Over the next 24 hours the Puget Sound region could see more aftershocks. Steele said with a seismic event 13.5 miles deep the aftershocks typically die off sooner than if they're near the surface. However, if there's enough strain built into the region and conditions are just right, a larger earthquake could be triggered.

"That’s a very small probability, but it’s certainly real," Steele said.

'Sounded like an explosion'

The Snohomish County Sheriff's Office says it hasn't received any reports of injuries.

Law enforcement haven't reported any damage from the earthquake, although several KING 5 viewers have documented damage. 

Joy Yepez-Rice shared photos of two cracks in the foundation of her home on Lake Beecher near Cathcart. Yepez-Rice says the foundation is 12 feet deep on a new home.

"Sounded like an explosion in the living room," Yepez-Rice wrote in a Facebook message. "Then there was a lull and then the house started to shake. I tried to get out of bed and had to hold onto the bed and dresser. The rocking was so strong I couldn't walk and my perfume bottles slid off the dresser."

Crews from the Washington State Department of Transportation inspected bridges in the area Friday morning, but had no reports of damage. 

Others reported feeling the quake, although they said there wasn't any damage or even anything out of place in their homes.

RELATED: Shaking from 4.6 earthquake felt across western Washington

Alisha Skoglund of Monroe was getting up to get ready for work when the earthquake struck. Skoglund said it was her first earthquake, and at first she wasn't sure if it was her dad waking her up or if it was a quake.

"A little shaken from it," she said.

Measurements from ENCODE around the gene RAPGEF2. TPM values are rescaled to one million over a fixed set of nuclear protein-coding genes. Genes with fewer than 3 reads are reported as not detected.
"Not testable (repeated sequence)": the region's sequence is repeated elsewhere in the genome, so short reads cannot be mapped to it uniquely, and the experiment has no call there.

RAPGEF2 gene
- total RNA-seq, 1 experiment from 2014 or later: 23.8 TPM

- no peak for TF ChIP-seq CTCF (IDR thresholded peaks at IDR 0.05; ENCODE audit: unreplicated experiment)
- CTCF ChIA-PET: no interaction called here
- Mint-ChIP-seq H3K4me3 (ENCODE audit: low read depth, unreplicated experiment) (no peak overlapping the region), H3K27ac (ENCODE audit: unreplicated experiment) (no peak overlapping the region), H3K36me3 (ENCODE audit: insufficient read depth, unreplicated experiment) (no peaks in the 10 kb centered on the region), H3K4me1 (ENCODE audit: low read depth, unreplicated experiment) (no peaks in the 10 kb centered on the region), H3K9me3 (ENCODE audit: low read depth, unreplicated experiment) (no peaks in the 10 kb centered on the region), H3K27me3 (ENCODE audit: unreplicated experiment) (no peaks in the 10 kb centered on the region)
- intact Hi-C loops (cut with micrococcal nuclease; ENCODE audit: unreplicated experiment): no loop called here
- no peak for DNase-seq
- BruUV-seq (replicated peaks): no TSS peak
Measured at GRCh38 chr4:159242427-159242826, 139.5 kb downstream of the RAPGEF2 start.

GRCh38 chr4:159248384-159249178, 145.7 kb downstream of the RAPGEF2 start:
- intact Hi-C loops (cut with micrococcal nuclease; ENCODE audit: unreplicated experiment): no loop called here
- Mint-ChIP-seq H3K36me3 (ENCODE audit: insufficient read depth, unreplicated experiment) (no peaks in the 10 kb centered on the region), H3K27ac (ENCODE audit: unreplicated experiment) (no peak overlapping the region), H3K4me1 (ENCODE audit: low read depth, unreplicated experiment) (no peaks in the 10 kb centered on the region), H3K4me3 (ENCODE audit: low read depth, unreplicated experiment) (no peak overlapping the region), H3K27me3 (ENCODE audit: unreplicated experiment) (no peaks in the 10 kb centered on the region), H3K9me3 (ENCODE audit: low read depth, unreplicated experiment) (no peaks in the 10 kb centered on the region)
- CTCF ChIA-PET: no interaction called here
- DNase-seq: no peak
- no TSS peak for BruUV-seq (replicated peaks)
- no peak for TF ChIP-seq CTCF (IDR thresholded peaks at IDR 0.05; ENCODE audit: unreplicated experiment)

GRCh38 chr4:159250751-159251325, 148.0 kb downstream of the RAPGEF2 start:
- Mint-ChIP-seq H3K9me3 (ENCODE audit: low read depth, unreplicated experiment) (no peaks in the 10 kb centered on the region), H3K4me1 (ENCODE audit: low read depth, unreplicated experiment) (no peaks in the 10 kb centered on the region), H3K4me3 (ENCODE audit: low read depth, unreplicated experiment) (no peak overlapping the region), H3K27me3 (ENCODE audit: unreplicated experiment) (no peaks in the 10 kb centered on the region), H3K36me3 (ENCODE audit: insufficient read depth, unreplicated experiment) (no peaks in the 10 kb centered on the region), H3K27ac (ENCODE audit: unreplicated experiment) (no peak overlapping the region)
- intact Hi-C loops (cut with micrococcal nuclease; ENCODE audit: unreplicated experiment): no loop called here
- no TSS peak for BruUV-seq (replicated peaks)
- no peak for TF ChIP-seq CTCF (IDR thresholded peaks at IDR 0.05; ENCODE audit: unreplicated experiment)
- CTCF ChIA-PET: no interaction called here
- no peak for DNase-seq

Kim Sawyer of Monroe was on the top floor of her building when the shaking started.

"It seemed like it lasted a long time," Sawyer said. "It didn’t feel like it was going to stop."

WATCH: Complete coverage of 4.6 earthquake

Disaster preparedness

The earthquake also sparked some residents to think about preparedness for "The Big One," which could be a magnitude 9 earthquake from the Cascadia subduction zone off the Washington coast. 

"It makes you think twice about being prepared for a disaster," Sawyer said.

Emergency management officials recommend preparing to be on your own for two weeks in case first responders can't get to you. Bridge could be knocked down, cell service could be nonexistent, and first repsonders will need to prioritize who they aid.

Build a two-week emergency kit for your home and make smaller kits for your car and work. Make a plan with your family now so you're prepared when disaster hits.

Kits should include:

  • 1 gallon of water per person per day
  • nonperishable food
  • medical equipment, medications, and spare pair of glasses
  • first aid supplies
  • personal hygiene items
  • toilet paper
  • warm clothes
  • sturdy shoes
  • extra batteries
  • fire extinguisher
  • NOAA alert radio
  • flashlight
  • can opener
  • tools
  • ID and important documents
  • cash
  • comfort and entertainment items

Earthquakes that are a magnitude 4 or greater are not rare in western Washington, but they are infrequent. Since 1990 there have been 32 scattered around the area, including Friday’s in Monroe, the 6.8 Nisqually earthquake in 2001, the 5.4 earthquake in Duvall in 1996, and the 5.0 earthquake in Seattle-Tacoma urban area in 1995.

RELATED: Shallow Seattle faults still have potential for a magnitude 7.0 earthquake

RELATED: Californians urged to prepare for 'Big One' after weekend quakes

RELATED: Lessons from California earthquakes: What Seattle should know about 'basin effects'